Nobel Prize winner Bob Dylan has an all-new exhibition of his sketches, watercolors, and acrylic paintings of American landscapes going up at the Halcyon Gallery in London. To commemorate the show, titled "The Beaten Path," he wrote a fascinating essay for Vanity Fair that gives insight into his working methods and the meaning of his visual art. And while we were checking out some of the pieces in the exhibit, we noticed a very familiar sight: the most Instagrammed spot in Brooklyn!
Yes indeed, Robert Zimmerman has painted the Manhattan Bridge from DUMBO—that spot is located at Washington Street, between Plymouth and Front streets. You may be familiar with it, if you've ever tried walking around the cobblestone streets of DUMBO, or if you happened to catch our video earlier this year on the phenomenon.
Dylan described the concept behind the show: "The common theme of these works having something to do with the American landscape—how you see it while crisscrossing the land and seeing it for what it’s worth. Staying out of the mainstream and traveling the back roads, free-born style. I believe that the key to the future is in the remnants of the past. That you have to master the idioms of your own time before you can have any identity in the present tense. Your past begins the day you were born and to disregard it is cheating yourself of who you really are." We wouldn't call Washington Street a back road exactly, but considering that he's a guy out on the road for The Never-Ending Tour 150-200 days of the year (at least!), we get his drift.
Still, it's pretty weird to think about a mustachioed Dylan (perhaps in a classic blonde wig?) setting up his easel and brushes in the neighborhood—although based on his essay, it seems more likely that he (or one of his people) took a photo of the area and Dylan then used it to paint from the comforts of his Bob Dylan cage. Here's him describing his method:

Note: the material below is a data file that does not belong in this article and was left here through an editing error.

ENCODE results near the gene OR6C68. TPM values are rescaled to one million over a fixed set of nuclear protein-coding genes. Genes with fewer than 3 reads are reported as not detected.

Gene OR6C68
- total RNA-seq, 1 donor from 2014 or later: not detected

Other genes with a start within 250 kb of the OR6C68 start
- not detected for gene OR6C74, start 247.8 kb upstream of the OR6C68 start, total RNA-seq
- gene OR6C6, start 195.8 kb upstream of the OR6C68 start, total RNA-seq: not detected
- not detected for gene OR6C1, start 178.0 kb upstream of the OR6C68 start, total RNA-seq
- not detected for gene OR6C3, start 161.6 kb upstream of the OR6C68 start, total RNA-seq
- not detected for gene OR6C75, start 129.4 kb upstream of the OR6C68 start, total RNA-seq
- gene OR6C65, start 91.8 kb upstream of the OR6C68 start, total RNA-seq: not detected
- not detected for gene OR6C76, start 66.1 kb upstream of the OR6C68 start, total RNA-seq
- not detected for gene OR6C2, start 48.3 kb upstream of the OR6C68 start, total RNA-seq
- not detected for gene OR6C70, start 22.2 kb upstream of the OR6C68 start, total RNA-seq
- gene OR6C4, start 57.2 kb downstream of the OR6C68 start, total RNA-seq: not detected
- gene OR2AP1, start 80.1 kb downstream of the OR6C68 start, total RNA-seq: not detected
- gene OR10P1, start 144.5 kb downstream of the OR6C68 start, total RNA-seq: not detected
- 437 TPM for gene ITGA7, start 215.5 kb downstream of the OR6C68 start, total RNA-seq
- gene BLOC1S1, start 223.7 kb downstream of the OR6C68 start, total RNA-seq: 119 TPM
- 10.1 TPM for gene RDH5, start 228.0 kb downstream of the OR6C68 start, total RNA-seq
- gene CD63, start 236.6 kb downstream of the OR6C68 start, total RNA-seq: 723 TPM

Some of these works have much complexity of detail. Some are less demanding . . . in some cases my hand couldn’t do what my eye was perceiving. So I went to the camera-obscura method. The camera obscura was a primitive camera invented in the 1600s which projected an image upside down so the painter could work from it. This was a real camera, but the image was not printable. It could only be seen and filled in. Caravaggio used this in about all of his paintings and so did Van Eyck and Vermeer. These days you don’t have to go to all that trouble. You can use a real camera. I put a 58-mm 0.43x wide-angle conversion lens onto a used Nikon D3300 Af-p on quite a few paintings, Downtown Bank, Katz’s, Nathans, Russ & Daughters, Roy’s, Blue Line, among others, and was able to get the desired effect. If that didn’t work, I used a convex Plexiglass RCA 24 x 20 television screen that can be found in old junk shops and looked at the world through that. On Curry Road in Arizona, I used an old movie frame, and I did that on a couple of different paintings, too. In just as many others I drew it straight on. Topanga Ranch, Ice Cream Factory, Truck Stops, Flat Top Mt. Diner, and Del Rio Cantina. The method with the particular altered lens was used for fullness of effect. In a lot of the other cases, all I needed was a straight edge, compass, and a T square going on a case-by-case basis without abandoning tradition or adhering to any conventions or aesthetic doctrines.
The watercolors and acrylics done here purposely show little or no emotion, yet I would say they are not necessarily emotionally stringent. The attempt was made to represent reality and images as they are without idealizing them. My idea is to compose works that create stability, working with generalized, universal, and easily identifiable objects. Throughout, there is the attempt to depict scenes of life and inanimate life for their own sake (Ice Cream Shack, Arcade, Threatening Skies). Da Vinci paints a blurred picture—you see no lines but clouds that fade into one another with different color schemes. An opposing view would be Mondrian and Van Gogh with strict lines that define the volumes of space. In the middle somewhere would be Kandinsky and Rouault. And these paintings would probably fall into that category.
Did you catch the really interesting bit there? The names of three more of his pieces: Katz’s, Nathans, Russ & Daughters! Did Dylan really sit down for some smoked fish and paint Russ & Daughters? We've contacted the gallery to see if we can get a look at these pieces.
Read the rest of Dylan's essay here (including some memories of being out on the road with The Band in 1974), where you can also check out a 360-degree virtual tour of the exhibit.